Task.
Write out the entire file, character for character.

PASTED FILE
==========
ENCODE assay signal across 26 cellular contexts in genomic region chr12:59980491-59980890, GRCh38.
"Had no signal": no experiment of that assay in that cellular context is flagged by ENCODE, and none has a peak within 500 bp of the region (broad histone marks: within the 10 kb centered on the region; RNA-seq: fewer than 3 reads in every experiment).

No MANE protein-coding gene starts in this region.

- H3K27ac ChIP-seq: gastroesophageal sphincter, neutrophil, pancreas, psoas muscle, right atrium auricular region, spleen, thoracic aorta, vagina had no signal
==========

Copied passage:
ENCODE assay signal across 26 cellular contexts in genomic region chr12:59980491-59980890, GRCh38.
"Had no signal": no experiment of that assay in that cellular context is flagged by ENCODE, and none has a peak within 500 bp of the region (broad histone marks: within the 10 kb centered on the region; RNA-seq: fewer than 3 reads in every experiment).

No MANE protein-coding gene starts in this region.

- H3K27ac ChIP-seq: gastroesophageal sphincter, neutrophil, pancreas, psoas muscle, right atrium auricular region, spleen, thoracic aorta, vagina had no signal